In June 1942, Anne Frank received a red-and-white-checked diary for her thirteenth birthday, just weeks before she and her family went into hiding in an Amsterdam attic to escape the Nazis. For two years, with ever-increasing maturity, Anne crafted a memoir that has become one of the most compelling documents of modern history. But Anne Franks diary, argues Francine Prose, is as much a work of art as it is a historical record.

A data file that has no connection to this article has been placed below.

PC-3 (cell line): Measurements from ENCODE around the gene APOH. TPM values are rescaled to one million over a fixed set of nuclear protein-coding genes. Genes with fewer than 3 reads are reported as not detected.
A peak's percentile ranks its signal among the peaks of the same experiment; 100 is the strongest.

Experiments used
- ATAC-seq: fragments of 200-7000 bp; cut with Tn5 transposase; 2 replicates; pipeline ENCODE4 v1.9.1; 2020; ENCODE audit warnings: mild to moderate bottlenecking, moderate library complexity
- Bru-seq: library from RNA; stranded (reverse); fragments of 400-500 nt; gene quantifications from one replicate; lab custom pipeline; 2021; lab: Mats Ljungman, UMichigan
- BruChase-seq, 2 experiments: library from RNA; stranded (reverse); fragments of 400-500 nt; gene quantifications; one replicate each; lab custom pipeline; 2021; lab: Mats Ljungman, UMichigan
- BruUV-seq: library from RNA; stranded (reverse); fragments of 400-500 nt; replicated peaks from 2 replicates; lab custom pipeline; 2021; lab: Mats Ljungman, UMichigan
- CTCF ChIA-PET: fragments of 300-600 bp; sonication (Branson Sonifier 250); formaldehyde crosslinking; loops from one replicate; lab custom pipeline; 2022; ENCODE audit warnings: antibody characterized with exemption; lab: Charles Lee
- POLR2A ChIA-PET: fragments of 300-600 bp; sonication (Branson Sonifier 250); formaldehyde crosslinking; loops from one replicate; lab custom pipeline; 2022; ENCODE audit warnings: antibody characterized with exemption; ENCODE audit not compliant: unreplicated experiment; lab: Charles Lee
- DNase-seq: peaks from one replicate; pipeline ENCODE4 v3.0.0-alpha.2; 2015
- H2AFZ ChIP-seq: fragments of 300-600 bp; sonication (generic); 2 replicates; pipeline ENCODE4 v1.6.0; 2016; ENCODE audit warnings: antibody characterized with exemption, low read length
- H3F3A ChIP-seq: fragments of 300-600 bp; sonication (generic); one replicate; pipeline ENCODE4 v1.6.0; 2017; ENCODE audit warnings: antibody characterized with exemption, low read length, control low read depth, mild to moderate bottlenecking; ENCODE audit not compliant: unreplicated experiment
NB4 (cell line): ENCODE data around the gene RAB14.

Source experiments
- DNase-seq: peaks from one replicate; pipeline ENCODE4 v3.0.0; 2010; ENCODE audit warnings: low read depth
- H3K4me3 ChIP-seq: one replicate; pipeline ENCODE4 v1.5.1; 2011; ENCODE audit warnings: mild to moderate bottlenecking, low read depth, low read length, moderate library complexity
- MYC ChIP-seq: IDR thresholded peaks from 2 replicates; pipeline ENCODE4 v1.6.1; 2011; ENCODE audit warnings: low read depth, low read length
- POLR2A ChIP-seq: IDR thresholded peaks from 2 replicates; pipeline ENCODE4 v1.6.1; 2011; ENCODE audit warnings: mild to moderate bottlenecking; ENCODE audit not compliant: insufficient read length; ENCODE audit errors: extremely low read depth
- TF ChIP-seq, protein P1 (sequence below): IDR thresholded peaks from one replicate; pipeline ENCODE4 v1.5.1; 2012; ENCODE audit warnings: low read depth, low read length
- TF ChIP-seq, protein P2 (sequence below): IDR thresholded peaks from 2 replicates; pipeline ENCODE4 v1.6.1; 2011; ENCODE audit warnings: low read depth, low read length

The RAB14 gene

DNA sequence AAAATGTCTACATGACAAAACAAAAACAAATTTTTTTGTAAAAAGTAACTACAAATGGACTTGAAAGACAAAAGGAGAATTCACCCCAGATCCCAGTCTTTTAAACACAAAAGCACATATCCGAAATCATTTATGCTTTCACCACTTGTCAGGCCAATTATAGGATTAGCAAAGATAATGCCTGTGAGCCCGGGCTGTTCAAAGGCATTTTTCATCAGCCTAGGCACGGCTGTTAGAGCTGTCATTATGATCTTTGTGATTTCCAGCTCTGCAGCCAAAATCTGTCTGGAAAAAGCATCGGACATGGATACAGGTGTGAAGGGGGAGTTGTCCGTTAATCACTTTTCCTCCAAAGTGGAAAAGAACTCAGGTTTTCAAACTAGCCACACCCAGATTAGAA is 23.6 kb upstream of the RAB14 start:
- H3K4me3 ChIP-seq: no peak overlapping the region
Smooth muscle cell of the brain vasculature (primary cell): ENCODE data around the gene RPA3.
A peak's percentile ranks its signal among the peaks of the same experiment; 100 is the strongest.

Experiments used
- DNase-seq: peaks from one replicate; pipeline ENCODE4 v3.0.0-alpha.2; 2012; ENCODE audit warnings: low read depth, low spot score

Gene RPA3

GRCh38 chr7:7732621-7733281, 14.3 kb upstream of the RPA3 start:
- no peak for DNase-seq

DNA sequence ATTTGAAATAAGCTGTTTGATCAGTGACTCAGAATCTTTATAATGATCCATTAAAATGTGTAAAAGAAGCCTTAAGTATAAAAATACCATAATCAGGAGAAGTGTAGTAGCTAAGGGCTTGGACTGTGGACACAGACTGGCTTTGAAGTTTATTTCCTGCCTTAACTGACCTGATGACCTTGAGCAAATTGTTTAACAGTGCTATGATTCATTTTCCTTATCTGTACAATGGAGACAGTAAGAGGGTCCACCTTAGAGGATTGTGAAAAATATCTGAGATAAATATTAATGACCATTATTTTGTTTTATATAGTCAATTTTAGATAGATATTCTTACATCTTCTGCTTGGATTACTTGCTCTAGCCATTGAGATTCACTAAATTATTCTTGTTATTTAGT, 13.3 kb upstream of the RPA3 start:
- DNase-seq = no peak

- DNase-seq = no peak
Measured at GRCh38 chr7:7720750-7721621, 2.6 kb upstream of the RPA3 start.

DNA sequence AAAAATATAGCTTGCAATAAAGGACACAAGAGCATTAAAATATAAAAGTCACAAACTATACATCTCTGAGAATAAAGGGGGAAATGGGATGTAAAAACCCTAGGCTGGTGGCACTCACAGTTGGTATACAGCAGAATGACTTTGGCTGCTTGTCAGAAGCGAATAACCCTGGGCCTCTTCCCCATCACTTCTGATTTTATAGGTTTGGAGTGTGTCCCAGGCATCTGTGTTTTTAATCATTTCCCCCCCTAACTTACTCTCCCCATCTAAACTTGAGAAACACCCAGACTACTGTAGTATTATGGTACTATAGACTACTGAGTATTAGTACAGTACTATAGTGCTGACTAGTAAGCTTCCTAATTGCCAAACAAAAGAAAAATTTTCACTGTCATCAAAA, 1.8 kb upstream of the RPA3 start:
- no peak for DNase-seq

Through close reading, she marvels at the teenage Franks skillfully natural narrative voice, at her finely tuned dialogue and ability to turn living people into characters. Anne Frank The Book, The Life, The Afterlife tells the extraordinary story of the book that became a force in the world. Along the way, Prose definitively establishes that Anne Frank was not an accidental author or a casual teenage chronicler but a writer of prodigious talent and ambition.